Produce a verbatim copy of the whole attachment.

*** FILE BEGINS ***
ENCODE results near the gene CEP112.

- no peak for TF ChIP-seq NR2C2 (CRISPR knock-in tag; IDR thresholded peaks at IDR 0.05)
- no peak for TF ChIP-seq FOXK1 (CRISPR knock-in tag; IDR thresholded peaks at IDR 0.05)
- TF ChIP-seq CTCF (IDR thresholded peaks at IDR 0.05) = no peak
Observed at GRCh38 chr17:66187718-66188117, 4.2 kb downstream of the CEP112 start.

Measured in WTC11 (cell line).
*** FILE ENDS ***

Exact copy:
ENCODE results near the gene CEP112.

- no peak for TF ChIP-seq NR2C2 (CRISPR knock-in tag; IDR thresholded peaks at IDR 0.05)
- no peak for TF ChIP-seq FOXK1 (CRISPR knock-in tag; IDR thresholded peaks at IDR 0.05)
- TF ChIP-seq CTCF (IDR thresholded peaks at IDR 0.05) = no peak
Observed at GRCh38 chr17:66187718-66188117, 4.2 kb downstream of the CEP112 start.

Measured in WTC11 (cell line).